Driving Nine Till Five
Do you ever arrive at work and realise you can’t remember anything about your drive there?
Diving on auto pilot is a dangerous thing, but there are plenty of things you can do to make your daily commute safer.
Keep the car maintained. You may be driving with the low sun in your eyes, so make sure your windscreen washer fluid is topped up and that your windscreen and windows are clean. Check and adjust your tyre pressure regularly, and keep an eye on tread depth – this must be at least 1.6 millimetres – and their condition. You should also keep the oil at the right level and check all of your lights work.
The biggest problem with commuting is that everyone travels at the same time. People get frustrated and tired and will be inclined to behave unpredictably – watch out for people changing lanes suddenly as they try and get ahead of the traffic. Be wary and anticipate the actions of road users around you.
Stay calm. Being stuck in traffic and late for work is stressful, so allow a lot more time than you’re likely to need for the journey. I recently spent two hours on the M4 and covered only three miles. If you’re going to be late and need to let a colleague know, pull over into a safe place not obstructing other traffic, switch the engine off and make the call before carrying on. Avoid rushing the rest of the journey to make up time. Better late than never, especially where your life’s concerned. And please, don’t be tempted to use your smartphone to check your work emails while you drive.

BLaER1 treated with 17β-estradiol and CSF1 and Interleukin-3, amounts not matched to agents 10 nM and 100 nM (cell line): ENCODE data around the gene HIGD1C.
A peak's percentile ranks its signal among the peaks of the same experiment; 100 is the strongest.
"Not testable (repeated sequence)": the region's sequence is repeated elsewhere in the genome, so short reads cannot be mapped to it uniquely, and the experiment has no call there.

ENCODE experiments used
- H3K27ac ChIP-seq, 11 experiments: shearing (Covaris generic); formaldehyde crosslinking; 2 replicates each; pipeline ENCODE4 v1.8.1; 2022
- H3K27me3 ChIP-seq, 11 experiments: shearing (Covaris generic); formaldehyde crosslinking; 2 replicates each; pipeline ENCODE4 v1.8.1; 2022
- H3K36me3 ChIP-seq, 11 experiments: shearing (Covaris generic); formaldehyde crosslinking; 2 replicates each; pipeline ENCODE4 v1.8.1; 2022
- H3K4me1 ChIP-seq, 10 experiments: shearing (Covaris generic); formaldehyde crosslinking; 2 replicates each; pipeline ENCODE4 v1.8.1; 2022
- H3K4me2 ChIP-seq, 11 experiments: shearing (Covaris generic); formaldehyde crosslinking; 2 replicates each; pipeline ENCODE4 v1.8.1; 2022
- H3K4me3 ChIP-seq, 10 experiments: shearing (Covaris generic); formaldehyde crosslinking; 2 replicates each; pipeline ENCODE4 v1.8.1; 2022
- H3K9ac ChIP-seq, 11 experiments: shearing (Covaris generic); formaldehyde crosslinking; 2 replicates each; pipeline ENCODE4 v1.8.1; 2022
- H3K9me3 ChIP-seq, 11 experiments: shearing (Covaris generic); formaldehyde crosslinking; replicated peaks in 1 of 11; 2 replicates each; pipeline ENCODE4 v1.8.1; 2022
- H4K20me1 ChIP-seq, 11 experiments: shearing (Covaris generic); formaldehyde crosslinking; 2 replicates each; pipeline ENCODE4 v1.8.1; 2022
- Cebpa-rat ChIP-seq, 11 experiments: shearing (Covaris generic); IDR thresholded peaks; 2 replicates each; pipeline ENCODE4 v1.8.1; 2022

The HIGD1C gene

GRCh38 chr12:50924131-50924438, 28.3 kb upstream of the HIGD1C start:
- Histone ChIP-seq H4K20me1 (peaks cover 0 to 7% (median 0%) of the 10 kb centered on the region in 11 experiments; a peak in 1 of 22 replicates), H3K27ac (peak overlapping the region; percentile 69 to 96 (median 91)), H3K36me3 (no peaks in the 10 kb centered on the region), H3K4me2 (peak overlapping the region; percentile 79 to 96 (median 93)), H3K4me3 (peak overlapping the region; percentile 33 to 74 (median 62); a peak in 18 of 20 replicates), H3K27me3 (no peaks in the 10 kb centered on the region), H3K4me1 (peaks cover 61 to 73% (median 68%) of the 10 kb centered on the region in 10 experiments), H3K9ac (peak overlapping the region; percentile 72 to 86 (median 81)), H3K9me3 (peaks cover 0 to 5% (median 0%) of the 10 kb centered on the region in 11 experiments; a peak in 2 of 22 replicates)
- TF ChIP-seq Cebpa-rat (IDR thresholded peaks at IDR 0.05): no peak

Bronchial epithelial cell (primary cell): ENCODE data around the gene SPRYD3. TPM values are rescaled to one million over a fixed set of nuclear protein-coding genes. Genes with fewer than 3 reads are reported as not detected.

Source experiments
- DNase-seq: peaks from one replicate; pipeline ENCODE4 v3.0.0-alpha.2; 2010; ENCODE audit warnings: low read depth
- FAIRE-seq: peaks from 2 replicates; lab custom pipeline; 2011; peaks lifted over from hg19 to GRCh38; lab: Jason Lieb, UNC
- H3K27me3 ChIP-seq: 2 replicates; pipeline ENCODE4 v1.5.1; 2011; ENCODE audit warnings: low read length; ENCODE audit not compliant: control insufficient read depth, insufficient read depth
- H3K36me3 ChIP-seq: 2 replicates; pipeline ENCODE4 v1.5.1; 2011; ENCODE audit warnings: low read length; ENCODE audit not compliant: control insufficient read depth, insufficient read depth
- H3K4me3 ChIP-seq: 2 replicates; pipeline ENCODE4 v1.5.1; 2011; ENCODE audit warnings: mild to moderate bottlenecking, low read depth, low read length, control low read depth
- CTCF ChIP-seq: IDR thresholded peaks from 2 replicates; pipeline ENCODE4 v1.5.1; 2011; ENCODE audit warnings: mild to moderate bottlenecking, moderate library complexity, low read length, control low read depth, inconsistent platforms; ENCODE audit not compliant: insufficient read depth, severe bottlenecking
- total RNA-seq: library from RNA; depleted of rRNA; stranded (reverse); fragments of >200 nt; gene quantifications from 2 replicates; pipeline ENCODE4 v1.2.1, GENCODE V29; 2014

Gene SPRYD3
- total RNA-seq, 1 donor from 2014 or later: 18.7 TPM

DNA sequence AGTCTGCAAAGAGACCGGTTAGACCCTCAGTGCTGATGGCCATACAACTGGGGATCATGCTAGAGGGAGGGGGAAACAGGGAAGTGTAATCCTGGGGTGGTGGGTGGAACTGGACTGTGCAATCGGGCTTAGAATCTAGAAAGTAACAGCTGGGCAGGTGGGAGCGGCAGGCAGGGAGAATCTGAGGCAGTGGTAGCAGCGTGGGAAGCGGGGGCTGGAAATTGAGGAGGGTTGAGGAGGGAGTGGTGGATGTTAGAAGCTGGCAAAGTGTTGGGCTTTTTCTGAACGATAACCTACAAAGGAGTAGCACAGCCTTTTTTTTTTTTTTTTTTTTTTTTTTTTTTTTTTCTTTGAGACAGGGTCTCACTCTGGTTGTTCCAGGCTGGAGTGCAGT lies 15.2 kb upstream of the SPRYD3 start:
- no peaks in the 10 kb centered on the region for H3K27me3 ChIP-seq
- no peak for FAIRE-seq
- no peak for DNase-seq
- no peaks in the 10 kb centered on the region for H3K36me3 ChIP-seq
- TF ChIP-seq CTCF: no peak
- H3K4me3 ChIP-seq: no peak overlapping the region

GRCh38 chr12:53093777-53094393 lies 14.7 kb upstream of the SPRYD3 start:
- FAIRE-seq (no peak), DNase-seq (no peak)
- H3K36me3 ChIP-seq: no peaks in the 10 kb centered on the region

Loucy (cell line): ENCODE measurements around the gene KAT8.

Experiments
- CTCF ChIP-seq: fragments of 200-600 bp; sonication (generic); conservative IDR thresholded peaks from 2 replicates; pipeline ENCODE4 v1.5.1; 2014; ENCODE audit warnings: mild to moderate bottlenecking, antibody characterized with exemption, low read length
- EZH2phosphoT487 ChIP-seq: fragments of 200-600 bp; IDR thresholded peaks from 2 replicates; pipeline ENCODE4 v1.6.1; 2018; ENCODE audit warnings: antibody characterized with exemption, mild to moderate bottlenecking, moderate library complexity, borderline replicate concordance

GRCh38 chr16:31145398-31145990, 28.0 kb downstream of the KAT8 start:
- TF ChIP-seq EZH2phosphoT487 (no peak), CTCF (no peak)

Check the weather forecast before you travel, especially when making a long journey. Heavy rain always slows traffic down, and in very severe weather conditions you need to consider if it’s safe to travel. When you are on the road, listen out for traffic updates on the radio in case your route is affected, but never look for updates on your mobile phone or satnav while on the move. The Highways Agency has a useful app with up to date traffic information for incidents on its roads, but remember you are breaking the law if you access it on a hand-held device, while moving.
Knowing an alternative route in case of an accident or road closures is also useful.
Does your insurance cover you? Many policies will include commuting, but make sure they do, and if you start a job which involves commuting further remember to increase the mileage on your insurance premium. If you are expected to drive for work, you need to make sure your insurer covers you for business mileage too. If you have an accident driving for work, you won’t be covered if you don’t have this. Many employers will have driver risk assessment schemes in place, and company insurance, but they are not legally obliged to do so, so don’t leave this to chance.